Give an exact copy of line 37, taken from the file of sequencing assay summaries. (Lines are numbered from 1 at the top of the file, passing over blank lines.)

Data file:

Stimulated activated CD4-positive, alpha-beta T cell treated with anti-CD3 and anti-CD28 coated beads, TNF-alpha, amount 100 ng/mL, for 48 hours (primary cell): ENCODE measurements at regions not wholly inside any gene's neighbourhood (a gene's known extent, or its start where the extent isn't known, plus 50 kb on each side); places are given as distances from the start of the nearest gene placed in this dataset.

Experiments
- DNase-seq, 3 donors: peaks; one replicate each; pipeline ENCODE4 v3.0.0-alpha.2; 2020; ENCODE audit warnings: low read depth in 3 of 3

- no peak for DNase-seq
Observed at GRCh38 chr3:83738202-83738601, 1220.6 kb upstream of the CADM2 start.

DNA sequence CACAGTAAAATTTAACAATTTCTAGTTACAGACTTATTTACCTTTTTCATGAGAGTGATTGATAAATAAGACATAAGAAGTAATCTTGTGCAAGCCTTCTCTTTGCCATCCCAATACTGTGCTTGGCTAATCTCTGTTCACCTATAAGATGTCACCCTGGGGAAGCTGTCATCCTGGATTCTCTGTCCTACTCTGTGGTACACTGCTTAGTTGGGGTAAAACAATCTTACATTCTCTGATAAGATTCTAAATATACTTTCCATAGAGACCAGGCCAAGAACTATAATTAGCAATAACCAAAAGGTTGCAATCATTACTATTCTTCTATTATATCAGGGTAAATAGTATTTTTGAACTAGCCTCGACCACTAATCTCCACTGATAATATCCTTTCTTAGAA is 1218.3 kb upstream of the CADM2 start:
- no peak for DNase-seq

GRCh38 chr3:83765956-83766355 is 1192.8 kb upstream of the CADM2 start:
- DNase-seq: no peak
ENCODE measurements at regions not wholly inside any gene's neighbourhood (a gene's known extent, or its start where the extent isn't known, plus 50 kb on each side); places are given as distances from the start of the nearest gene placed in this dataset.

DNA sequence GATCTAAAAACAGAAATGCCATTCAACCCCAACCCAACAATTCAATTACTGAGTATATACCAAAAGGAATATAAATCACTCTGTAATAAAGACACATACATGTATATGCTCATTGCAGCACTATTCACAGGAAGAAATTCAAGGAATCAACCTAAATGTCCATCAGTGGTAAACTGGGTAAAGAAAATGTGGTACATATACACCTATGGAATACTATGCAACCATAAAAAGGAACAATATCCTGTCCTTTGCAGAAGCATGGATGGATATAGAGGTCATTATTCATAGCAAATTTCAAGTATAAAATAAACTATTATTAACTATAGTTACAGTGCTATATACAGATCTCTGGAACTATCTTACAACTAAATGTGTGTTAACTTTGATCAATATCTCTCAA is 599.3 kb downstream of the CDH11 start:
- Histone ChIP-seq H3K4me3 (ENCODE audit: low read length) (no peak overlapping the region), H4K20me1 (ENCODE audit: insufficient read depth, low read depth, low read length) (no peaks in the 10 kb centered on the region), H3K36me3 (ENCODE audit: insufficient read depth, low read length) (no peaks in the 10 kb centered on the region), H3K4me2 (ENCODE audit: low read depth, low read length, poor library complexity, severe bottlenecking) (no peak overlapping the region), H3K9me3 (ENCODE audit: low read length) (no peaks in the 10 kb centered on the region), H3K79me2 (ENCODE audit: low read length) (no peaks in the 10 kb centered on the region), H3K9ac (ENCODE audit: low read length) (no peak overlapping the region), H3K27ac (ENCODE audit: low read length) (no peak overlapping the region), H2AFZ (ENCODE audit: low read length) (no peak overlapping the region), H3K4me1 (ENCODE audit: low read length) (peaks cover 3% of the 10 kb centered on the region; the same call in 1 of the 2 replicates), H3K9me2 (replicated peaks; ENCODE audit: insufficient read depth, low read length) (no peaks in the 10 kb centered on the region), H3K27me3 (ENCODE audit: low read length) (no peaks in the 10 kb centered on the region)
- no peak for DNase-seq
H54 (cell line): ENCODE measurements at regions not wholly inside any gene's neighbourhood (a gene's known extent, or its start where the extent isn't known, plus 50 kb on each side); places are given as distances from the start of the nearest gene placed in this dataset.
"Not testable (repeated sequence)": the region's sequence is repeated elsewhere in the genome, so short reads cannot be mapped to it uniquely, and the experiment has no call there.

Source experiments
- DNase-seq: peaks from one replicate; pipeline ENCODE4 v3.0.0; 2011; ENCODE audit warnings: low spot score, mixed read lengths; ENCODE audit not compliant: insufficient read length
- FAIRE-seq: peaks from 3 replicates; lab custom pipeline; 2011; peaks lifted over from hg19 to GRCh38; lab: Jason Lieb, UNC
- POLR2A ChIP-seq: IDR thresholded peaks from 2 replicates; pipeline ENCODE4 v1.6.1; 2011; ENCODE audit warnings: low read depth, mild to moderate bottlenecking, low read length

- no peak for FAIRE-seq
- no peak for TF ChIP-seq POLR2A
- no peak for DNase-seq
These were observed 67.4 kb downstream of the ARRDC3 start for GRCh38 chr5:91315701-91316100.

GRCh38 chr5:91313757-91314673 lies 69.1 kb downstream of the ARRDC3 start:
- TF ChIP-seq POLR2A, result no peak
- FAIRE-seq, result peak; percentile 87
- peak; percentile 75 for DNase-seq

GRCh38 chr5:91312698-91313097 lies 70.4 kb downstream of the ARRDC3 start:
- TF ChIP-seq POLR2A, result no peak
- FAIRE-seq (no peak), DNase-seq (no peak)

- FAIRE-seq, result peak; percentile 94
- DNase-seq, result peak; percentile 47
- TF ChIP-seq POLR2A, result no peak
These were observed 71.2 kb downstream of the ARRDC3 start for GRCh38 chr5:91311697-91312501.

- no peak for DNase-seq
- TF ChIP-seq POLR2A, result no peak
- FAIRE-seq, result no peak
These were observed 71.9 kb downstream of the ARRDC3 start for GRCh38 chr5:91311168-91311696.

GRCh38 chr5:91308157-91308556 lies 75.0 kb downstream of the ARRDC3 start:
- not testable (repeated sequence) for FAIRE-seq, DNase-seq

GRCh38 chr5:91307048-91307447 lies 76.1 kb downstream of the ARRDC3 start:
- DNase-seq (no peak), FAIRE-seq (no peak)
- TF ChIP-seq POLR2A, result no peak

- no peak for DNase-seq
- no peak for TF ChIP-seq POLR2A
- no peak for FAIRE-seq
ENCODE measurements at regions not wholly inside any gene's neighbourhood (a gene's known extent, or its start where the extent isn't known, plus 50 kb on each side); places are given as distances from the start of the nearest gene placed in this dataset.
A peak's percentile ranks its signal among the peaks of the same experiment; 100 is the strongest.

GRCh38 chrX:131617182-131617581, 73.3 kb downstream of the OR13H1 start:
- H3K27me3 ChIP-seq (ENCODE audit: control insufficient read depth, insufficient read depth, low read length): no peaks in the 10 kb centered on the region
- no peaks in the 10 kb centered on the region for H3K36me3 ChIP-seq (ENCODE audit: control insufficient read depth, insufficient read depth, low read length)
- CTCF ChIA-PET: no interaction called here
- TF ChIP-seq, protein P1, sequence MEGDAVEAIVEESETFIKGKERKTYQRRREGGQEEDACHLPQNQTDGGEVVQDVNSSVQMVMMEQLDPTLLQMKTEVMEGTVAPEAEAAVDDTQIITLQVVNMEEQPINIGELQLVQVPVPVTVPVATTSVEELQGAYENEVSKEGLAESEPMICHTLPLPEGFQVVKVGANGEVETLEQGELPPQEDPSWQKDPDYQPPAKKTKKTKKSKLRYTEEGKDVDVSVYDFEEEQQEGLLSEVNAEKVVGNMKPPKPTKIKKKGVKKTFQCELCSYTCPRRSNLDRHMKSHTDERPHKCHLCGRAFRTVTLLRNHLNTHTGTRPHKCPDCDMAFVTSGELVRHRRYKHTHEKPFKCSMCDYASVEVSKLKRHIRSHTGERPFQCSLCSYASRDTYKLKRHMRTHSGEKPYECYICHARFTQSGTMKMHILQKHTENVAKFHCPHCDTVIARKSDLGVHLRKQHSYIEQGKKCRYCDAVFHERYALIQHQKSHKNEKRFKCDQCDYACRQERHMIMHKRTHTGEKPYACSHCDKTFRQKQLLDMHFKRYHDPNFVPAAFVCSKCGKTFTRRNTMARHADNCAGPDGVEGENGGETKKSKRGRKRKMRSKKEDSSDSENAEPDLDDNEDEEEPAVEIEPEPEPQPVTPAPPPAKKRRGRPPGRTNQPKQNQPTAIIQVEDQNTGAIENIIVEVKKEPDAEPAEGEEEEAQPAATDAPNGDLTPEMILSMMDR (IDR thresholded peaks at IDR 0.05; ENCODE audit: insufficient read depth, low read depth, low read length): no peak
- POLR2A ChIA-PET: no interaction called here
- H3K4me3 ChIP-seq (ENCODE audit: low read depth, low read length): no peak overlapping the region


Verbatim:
- FAIRE-seq, result no peak